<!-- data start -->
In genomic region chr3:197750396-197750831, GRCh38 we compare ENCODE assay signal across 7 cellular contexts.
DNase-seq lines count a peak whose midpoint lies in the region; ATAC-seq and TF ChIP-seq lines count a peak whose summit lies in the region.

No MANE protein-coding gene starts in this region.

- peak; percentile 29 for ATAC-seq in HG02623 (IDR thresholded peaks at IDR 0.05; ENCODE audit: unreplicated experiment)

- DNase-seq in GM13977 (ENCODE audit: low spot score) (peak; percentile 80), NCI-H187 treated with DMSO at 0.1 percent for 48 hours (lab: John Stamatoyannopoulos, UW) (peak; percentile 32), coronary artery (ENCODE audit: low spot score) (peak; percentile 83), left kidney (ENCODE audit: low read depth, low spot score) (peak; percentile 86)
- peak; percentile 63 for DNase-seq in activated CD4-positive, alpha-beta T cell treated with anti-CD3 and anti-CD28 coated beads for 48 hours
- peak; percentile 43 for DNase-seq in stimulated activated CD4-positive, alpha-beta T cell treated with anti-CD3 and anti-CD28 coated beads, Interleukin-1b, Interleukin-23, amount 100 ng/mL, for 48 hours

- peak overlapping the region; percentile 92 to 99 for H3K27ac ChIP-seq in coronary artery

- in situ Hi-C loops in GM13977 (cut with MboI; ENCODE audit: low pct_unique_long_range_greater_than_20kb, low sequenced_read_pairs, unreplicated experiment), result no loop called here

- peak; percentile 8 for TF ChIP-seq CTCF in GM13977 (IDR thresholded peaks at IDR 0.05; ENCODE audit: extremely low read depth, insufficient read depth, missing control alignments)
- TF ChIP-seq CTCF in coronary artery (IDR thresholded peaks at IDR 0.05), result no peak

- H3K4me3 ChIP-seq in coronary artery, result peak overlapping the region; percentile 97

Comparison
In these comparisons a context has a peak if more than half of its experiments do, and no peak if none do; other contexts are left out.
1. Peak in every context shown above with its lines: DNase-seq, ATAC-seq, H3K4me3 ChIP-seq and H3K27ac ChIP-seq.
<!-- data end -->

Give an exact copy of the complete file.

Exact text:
In genomic region chr3:197750396-197750831, GRCh38 we compare ENCODE assay signal across 7 cellular contexts.
DNase-seq lines count a peak whose midpoint lies in the region; ATAC-seq and TF ChIP-seq lines count a peak whose summit lies in the region.

No MANE protein-coding gene starts in this region.

- peak; percentile 29 for ATAC-seq in HG02623 (IDR thresholded peaks at IDR 0.05; ENCODE audit: unreplicated experiment)

- DNase-seq in GM13977 (ENCODE audit: low spot score) (peak; percentile 80), NCI-H187 treated with DMSO at 0.1 percent for 48 hours (lab: John Stamatoyannopoulos, UW) (peak; percentile 32), coronary artery (ENCODE audit: low spot score) (peak; percentile 83), left kidney (ENCODE audit: low read depth, low spot score) (peak; percentile 86)
- peak; percentile 63 for DNase-seq in activated CD4-positive, alpha-beta T cell treated with anti-CD3 and anti-CD28 coated beads for 48 hours
- peak; percentile 43 for DNase-seq in stimulated activated CD4-positive, alpha-beta T cell treated with anti-CD3 and anti-CD28 coated beads, Interleukin-1b, Interleukin-23, amount 100 ng/mL, for 48 hours

- peak overlapping the region; percentile 92 to 99 for H3K27ac ChIP-seq in coronary artery

- in situ Hi-C loops in GM13977 (cut with MboI; ENCODE audit: low pct_unique_long_range_greater_than_20kb, low sequenced_read_pairs, unreplicated experiment), result no loop called here

- peak; percentile 8 for TF ChIP-seq CTCF in GM13977 (IDR thresholded peaks at IDR 0.05; ENCODE audit: extremely low read depth, insufficient read depth, missing control alignments)
- TF ChIP-seq CTCF in coronary artery (IDR thresholded peaks at IDR 0.05), result no peak

- H3K4me3 ChIP-seq in coronary artery, result peak overlapping the region; percentile 97

Comparison
In these comparisons a context has a peak if more than half of its experiments do, and no peak if none do; other contexts are left out.
1. Peak in every context shown above with its lines: DNase-seq, ATAC-seq, H3K4me3 ChIP-seq and H3K27ac ChIP-seq.